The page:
Stand Up To Cancer (SU2C), the Entertainment Industry Foundation’s charitable initiative supporting groundbreaking research aimed at getting new cancer treatments to patients in an accelerated timeframe, has reached a significant milestone, awarding the first round of three-year grants — that total $73.6 million — to five multi-disciplinary, multi-institutional research Dream Teams. … Each Dream Team’s project, funded for three years pending satisfactory achievement of stated milestones, is “translational” in nature, geared toward moving science from “bench to bedside” where it can benefit patients as quickly as possible. …
A Dream Team of leading cancer researchers will accelerate development of drugs to attack a mutated [PI3K] molecular pathway that fuels endometrial, breast and ovarian cancers, funded by a three-year $15 million grant awarded today by [SU2C] … Genetic aberrations in the network, known as the PI3K pathway, are found in half of all breast cancer patients, 60 percent of all cases of endometrial cancer and 20 percent of ovarian cancer patients. Other cancers that include a mutationally activated PI3K pathway include melanoma, colon and prostate cancers, brain tumors, and leukemia.
Tag Archives: Karen Lu M.D.
Genetic Variations In miRNA Processing Pathway & Binding Sites Help Predict Ovarian Cancer Risk
“Genetic variations in the micro-RNA (miRNA) processing pathway genes and miRNA binding sites predict a woman’s risk for developing ovarian cancer and her prospects for survival, researchers from The University of Texas M. D. Anderson Cancer Center reported at the 100th annual meeting of the American Association for Cancer Research. … The unique study was the first to examine the association of genetic variants related to miRNA with ovarian cancer risk, overall survival for ovarian cancer patients, and platinum-based chemotherapy response. …”
“Genetic variations in miRNA processing pathway and binding sites help predict ovarian cancer risk – Several variations indicate likelihood of response to platinum-based chemotherapy
DENVER – Genetic variations in the micro-RNA (miRNA) processing pathway genes and miRNA binding sites predict a woman’s risk for developing ovarian cancer and her prospects for survival, researchers from The University of Texas M. D. Anderson Cancer Center reported at the 100th annual meeting of the American Association for Cancer Research.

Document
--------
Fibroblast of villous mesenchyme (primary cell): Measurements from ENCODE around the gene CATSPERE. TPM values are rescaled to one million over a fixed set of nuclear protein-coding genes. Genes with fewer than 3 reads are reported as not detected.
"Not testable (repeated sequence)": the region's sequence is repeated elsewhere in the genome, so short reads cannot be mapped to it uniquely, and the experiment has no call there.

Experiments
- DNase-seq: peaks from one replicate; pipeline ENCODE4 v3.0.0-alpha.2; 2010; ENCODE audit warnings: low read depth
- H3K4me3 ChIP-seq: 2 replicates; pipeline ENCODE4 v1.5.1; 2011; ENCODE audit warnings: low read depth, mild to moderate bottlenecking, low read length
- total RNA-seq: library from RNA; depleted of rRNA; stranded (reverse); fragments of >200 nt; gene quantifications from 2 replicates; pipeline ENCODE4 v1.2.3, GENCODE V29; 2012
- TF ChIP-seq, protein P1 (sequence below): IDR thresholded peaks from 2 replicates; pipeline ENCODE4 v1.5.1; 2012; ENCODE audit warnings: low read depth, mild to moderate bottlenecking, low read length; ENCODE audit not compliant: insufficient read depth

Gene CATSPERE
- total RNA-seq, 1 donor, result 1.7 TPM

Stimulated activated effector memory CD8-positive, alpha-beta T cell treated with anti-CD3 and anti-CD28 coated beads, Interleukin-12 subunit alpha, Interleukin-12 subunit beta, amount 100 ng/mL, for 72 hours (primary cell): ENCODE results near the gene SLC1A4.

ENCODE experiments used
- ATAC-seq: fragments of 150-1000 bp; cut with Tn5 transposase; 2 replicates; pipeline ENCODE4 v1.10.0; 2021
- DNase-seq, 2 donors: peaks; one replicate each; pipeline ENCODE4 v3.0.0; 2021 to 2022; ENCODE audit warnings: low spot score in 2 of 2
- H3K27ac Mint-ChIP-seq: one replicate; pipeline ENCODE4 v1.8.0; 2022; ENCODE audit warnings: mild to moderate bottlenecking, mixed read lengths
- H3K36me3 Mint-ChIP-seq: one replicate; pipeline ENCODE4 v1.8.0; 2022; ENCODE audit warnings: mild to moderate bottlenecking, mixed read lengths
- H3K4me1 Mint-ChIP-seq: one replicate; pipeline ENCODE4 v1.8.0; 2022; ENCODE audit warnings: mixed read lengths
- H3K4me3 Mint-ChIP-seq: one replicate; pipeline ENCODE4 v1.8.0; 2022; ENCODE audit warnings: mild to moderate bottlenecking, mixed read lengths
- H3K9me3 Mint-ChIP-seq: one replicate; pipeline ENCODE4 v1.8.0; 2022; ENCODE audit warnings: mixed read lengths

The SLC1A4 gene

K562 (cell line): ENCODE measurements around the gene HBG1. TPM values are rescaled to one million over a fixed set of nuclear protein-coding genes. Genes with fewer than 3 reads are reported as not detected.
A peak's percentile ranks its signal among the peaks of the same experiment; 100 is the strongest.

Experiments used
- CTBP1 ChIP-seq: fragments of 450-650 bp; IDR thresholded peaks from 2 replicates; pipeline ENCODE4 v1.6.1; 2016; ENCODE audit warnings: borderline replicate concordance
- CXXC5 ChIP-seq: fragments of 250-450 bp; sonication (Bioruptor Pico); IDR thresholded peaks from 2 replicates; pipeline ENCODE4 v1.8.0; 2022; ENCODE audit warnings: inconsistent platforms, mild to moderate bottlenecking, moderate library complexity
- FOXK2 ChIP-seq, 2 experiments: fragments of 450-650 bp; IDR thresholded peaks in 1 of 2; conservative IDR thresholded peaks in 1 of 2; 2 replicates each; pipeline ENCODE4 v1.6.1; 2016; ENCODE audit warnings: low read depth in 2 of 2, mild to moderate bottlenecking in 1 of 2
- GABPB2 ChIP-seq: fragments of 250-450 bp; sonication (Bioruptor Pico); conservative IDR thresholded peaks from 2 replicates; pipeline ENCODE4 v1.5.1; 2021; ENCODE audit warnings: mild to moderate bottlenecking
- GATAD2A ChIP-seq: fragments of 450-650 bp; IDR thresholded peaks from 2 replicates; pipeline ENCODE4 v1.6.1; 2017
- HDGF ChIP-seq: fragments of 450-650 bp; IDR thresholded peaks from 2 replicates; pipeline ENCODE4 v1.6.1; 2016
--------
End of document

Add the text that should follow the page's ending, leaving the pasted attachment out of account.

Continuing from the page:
‘We found a gene dosage effect, the more unfavorable variations a woman has, the greater her ovarian cancer risk and the shorter her survival time,’ said senior author Xifeng Wu, M.D., Ph.D., professor in M. D. Anderson’s Department of Epidemiology. Median survival, for example, ranged from 151 months for women with fewest unfavorable variations to 24 months for those with the most.
Several variations also indicate likely response to platinum-based chemotherapy.
‘Our findings have the potential clinical application of indicating a patient’s prognosis and showing who will respond to different therapies by analyzing a single blood sample,’ Wu said. ‘We also will incorporate this genetic information with epidemiological information to build a comprehensive model to predict susceptibility to ovarian cancer.’
The team chose the miRNA processing pathway because it is crucial to production of miRNAs, the small molecules that regulate between one third and half of all genes. The researchers also chose the binding sites on host genes where miRNAs exert their effects on gene expression.
They analyzed 219 potential functional single nucleotide polymorphisms (SNPs) – variations of a single DNA building block in a gene – in eight genes that process miRNA and at the miRNA binding sites of 129 cancer-relevant genes. The study examined genetic information from 417 cancer patients and 417 healthy controls. To minimize the possible confounding effects of ethnicity, 339 Caucasian cases and 349 controls were analyzed.
They discovered 12 SNPs to be significantly associated with ovarian cancer risk. Moreover, compared to women with five or fewer unfavorable genotypes, women with eight or more of these unfavorable genotypes were 4.5 times more likely to develop ovarian cancer and women with six to eight unfavorable SNPs were at twice the risk.
The team also found 21 SNPs significantly associated with overall survival. Median survival was 151 months for women with six or fewer unfavorable variations; 42 months for those with seven to nine unfavorable variations; and 24 months for those with 10 or more. One of the outcome risk SNPs also was strongly associated with platinum-based chemotherapy response, with those having the SNP 3.4 times less likely to respond to chemotherapy.
Wu collaborated with Dong Liang, Ph.D, in the College of Pharmacy and Health Sciences, Texas Southern University, and Karen Lu, M.D., professor in M. D. Anderson’s Department of Gynecologic Oncology, on this study.
The unique study was the first to examine the association of genetic variants related to miRNA with ovarian cancer risk, overall survival for ovarian cancer patients, and platinum-based chemotherapy response. Such a wide-ranging inquiry was made possible by M. D. Anderson’s extensive clinical and genetic data sets, Wu said.